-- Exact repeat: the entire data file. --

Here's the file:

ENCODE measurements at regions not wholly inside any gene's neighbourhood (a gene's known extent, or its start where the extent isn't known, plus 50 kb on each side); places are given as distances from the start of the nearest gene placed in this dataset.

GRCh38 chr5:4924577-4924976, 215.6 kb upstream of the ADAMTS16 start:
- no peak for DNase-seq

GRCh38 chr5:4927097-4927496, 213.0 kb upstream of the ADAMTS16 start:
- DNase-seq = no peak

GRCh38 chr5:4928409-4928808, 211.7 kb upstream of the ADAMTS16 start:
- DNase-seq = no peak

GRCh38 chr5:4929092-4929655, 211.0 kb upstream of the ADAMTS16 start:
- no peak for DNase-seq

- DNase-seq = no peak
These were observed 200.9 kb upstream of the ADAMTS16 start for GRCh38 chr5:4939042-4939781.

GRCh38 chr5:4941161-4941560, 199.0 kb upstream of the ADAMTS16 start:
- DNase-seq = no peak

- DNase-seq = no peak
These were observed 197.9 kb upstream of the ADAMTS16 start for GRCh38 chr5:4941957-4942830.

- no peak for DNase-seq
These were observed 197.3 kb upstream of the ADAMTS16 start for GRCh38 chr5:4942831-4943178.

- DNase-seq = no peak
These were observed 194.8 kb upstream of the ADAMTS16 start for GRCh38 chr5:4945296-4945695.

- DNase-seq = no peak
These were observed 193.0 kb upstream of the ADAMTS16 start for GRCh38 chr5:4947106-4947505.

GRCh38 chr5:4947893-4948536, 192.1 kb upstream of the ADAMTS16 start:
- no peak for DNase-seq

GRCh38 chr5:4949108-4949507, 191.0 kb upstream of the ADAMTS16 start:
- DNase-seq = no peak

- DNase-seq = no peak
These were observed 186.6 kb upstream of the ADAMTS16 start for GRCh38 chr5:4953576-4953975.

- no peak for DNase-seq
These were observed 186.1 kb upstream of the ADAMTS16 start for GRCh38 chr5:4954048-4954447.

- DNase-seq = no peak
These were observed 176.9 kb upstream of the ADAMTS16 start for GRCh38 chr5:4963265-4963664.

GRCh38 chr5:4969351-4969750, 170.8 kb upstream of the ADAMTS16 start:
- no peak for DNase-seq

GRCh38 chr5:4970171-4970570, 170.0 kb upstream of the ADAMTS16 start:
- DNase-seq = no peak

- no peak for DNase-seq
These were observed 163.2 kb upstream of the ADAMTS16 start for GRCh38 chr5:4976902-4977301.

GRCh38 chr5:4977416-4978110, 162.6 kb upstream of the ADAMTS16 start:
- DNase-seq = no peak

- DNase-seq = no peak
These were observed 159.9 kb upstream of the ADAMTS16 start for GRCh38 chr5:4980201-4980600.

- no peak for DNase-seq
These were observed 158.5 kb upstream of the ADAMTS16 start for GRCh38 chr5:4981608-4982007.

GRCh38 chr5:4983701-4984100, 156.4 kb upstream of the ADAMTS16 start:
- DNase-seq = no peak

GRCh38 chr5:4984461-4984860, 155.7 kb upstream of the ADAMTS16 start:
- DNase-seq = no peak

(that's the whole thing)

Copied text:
ENCODE measurements at regions not wholly inside any gene's neighbourhood (a gene's known extent, or its start where the extent isn't known, plus 50 kb on each side); places are given as distances from the start of the nearest gene placed in this dataset.

GRCh38 chr5:4924577-4924976, 215.6 kb upstream of the ADAMTS16 start:
- no peak for DNase-seq

GRCh38 chr5:4927097-4927496, 213.0 kb upstream of the ADAMTS16 start:
- DNase-seq = no peak

GRCh38 chr5:4928409-4928808, 211.7 kb upstream of the ADAMTS16 start:
- DNase-seq = no peak

GRCh38 chr5:4929092-4929655, 211.0 kb upstream of the ADAMTS16 start:
- no peak for DNase-seq

- DNase-seq = no peak
These were observed 200.9 kb upstream of the ADAMTS16 start for GRCh38 chr5:4939042-4939781.

GRCh38 chr5:4941161-4941560, 199.0 kb upstream of the ADAMTS16 start:
- DNase-seq = no peak

- DNase-seq = no peak
These were observed 197.9 kb upstream of the ADAMTS16 start for GRCh38 chr5:4941957-4942830.

- no peak for DNase-seq
These were observed 197.3 kb upstream of the ADAMTS16 start for GRCh38 chr5:4942831-4943178.

- DNase-seq = no peak
These were observed 194.8 kb upstream of the ADAMTS16 start for GRCh38 chr5:4945296-4945695.

- DNase-seq = no peak
These were observed 193.0 kb upstream of the ADAMTS16 start for GRCh38 chr5:4947106-4947505.

GRCh38 chr5:4947893-4948536, 192.1 kb upstream of the ADAMTS16 start:
- no peak for DNase-seq

GRCh38 chr5:4949108-4949507, 191.0 kb upstream of the ADAMTS16 start:
- DNase-seq = no peak

- DNase-seq = no peak
These were observed 186.6 kb upstream of the ADAMTS16 start for GRCh38 chr5:4953576-4953975.

- no peak for DNase-seq
These were observed 186.1 kb upstream of the ADAMTS16 start for GRCh38 chr5:4954048-4954447.

- DNase-seq = no peak
These were observed 176.9 kb upstream of the ADAMTS16 start for GRCh38 chr5:4963265-4963664.

GRCh38 chr5:4969351-4969750, 170.8 kb upstream of the ADAMTS16 start:
- no peak for DNase-seq

GRCh38 chr5:4970171-4970570, 170.0 kb upstream of the ADAMTS16 start:
- DNase-seq = no peak

- no peak for DNase-seq
These were observed 163.2 kb upstream of the ADAMTS16 start for GRCh38 chr5:4976902-4977301.

GRCh38 chr5:4977416-4978110, 162.6 kb upstream of the ADAMTS16 start:
- DNase-seq = no peak

- DNase-seq = no peak
These were observed 159.9 kb upstream of the ADAMTS16 start for GRCh38 chr5:4980201-4980600.

- no peak for DNase-seq
These were observed 158.5 kb upstream of the ADAMTS16 start for GRCh38 chr5:4981608-4982007.

GRCh38 chr5:4983701-4984100, 156.4 kb upstream of the ADAMTS16 start:
- DNase-seq = no peak

GRCh38 chr5:4984461-4984860, 155.7 kb upstream of the ADAMTS16 start:
- DNase-seq = no peak